To prepare for the show I listened to his repertoire on Spotify for a couple weeks leading up to the show.  He was promoting his new CD and accompanying book, both titled For You to See the Stars.  Right out of the gate, the title track made me weepy.  At work, no less.  Just beautiful.  

When concert day arrived, I couldn’t contain my excitement.  This venue is like, 100 people ya’ll.  My friend Julie went with me and we sat in the third row (I didn’t want to be too stalk-ish).  Radney played with Eddie Heinzelman (a fantastic guitarist in his own right and from Indiana).  It was an incredible show.  He sang, he told stories, he read from the book.  He has the best accent.  He’s still hot, even though the dark wavy hair that I remember has turned silver.  I teared up once more when he sang the title song.  I also got emotional at the end of the show when he sang, “Godspeed (Sweet Dreams)” after explaining why he wrote it.  Of course, I had to buy the book and the CD, and after the show he hung around to sign them. 

I played his CD in my car for a couple months after the concert.  I’ve been a country music fan for over 20 years, but I don’t care for a lot of the music currently played on country stations.  After I scan the stations and can’t find anything I like (on the pop or rock stations either), it became Radney time.  It’s still in my permanent car rotation. 

Those who know me well, know that I’m a huge James Taylor fan.  Well, Radney is giving Sweet Baby James a run for his money.  I’m serious.  I will always love James, but Radney is right up there with him in my musical book.  And speaking of book, Radney’s book is amazing.  He read the story “Bridge Club” at the show and had us rolling.  “I had peed on bridge club.”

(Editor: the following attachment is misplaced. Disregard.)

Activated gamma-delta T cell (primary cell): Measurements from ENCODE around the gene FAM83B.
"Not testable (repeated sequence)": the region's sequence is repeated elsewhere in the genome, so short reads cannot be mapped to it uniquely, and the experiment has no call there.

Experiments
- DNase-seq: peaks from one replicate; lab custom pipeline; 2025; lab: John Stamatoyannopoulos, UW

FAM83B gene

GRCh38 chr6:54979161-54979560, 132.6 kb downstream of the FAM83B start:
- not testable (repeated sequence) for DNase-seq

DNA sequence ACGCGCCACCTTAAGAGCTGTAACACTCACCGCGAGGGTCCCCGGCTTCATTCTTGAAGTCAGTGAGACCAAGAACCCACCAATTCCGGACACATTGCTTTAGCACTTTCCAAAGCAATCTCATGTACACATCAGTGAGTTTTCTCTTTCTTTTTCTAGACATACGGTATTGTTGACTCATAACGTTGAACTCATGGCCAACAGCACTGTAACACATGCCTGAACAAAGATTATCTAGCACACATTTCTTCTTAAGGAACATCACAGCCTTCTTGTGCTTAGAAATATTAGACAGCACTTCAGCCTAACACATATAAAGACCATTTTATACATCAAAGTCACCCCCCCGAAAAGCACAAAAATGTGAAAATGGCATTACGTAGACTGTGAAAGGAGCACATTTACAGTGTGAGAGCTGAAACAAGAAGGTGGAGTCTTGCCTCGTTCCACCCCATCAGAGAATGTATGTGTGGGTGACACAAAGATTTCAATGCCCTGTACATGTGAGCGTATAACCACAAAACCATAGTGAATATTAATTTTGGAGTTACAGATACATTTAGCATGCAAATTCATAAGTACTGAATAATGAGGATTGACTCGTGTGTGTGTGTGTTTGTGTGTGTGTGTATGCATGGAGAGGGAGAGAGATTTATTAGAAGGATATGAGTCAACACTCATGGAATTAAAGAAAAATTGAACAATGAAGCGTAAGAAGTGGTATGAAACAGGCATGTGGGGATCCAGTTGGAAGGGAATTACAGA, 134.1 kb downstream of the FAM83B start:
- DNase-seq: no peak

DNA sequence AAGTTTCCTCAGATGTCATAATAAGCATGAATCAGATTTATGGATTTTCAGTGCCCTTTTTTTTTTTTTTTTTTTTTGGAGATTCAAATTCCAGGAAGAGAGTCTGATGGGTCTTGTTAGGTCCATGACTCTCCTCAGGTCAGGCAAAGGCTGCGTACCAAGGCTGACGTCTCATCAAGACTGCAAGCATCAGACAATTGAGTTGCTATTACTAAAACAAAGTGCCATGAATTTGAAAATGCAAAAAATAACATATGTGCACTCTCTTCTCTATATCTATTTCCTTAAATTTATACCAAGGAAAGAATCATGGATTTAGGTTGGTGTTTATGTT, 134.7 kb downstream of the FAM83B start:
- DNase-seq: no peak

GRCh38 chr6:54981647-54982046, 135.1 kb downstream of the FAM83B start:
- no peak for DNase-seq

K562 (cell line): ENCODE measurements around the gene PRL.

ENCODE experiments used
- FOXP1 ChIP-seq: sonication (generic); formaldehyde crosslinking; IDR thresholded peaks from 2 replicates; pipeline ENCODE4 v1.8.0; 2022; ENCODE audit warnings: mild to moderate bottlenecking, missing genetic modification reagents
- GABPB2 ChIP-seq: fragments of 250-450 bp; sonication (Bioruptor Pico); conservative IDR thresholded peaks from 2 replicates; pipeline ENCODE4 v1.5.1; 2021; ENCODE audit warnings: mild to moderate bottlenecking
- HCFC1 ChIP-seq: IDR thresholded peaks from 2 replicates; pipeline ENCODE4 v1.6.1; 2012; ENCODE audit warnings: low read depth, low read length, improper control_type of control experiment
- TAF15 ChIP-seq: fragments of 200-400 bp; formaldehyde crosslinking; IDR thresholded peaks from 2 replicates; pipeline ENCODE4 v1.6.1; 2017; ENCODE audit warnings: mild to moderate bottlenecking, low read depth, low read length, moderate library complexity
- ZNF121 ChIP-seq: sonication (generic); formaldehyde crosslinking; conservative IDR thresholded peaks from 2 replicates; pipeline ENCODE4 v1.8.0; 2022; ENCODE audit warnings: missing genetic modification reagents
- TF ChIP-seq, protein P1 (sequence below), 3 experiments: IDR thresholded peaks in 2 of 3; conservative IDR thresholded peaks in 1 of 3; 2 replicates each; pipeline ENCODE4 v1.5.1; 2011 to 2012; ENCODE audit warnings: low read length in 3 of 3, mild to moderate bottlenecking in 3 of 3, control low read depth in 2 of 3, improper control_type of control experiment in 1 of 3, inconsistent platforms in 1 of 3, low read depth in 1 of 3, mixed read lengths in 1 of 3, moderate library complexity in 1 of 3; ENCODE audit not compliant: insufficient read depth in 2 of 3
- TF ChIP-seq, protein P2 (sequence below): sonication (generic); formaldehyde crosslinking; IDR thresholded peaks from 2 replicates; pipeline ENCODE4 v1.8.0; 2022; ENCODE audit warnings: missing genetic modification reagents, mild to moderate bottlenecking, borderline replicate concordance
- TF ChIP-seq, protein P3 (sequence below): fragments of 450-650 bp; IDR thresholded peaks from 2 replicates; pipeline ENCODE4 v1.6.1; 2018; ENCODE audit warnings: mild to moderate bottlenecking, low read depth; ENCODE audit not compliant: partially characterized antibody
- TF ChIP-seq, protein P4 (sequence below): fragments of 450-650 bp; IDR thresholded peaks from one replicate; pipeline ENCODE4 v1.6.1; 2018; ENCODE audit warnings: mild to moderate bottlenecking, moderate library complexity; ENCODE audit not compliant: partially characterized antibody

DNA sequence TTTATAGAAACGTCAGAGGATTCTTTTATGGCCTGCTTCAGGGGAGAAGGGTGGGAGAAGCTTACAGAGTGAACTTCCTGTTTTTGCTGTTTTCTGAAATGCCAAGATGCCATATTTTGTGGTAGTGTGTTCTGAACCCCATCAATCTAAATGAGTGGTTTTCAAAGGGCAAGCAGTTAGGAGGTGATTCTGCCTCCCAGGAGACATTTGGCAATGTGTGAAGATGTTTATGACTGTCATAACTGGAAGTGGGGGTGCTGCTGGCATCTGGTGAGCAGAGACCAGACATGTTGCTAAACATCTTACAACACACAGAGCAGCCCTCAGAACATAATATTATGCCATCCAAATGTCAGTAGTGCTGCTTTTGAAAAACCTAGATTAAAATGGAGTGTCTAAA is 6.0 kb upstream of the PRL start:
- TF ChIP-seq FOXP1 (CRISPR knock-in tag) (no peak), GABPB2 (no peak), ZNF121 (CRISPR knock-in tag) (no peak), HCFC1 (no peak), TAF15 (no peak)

If you are any kind of a music fan, please give Radney’s music, and specifically this CD a listen.  And please give his book of short stories a read.  With these two masterpieces, everybody wins. 

(P.S. - I am sooo late in posting this, but finally tweaked it enough and had time to do it justice.  My initial draft was incredibly long so there was much to do, along with other life happenings.  Please know that my lateness in posting in no way relates to this performance's effect on me.)  

Wednesday, April 25, 2018

#462 Dear John

I couldn't resist a good photo op!

Dear John,

The time has come for me to say goodbye.  You have been a good companion to me for these past 18 ½ years.  Although I’m not sure of your age, since you were already a part of my home when I arrived.   

We’ve been through a lot together.  Yours is one of the longest relationships I’ve ever had, and you know me better than probably anyone.  You provided me many moments of relief, along with moments of cool comfort after the occasional violent upheavals.  You started to show some signs of age on your shiny façade.  I overlooked that, as I am showing some signs as well.  What bolstered my decision is that your effectiveness had fallen off.  I tried to get you help, but after the plumber recommended your eventual replacement, I felt it was time. 

I appreciate that you were gracious in your exit.  You didn’t put up a fight.  Your replacement looks and acts similar, but is stronger and, to my great delight, is a bit taller.  As we all know, I prefer taller companions. 

After saying farewell, I propped you up outside in the front yard (as east-siders sometimes do) to enjoy the warm, summer day, hoping someone else would see you and think you were a good fit for them.  Three young girls flirted with you for a bit, before pushing you over, shattering the top of your tank.  I’m very sorry about that.  I had no idea that would happen.  I sensed your anger when you bit my pinky finger as I picked up the pieces of your broken heart.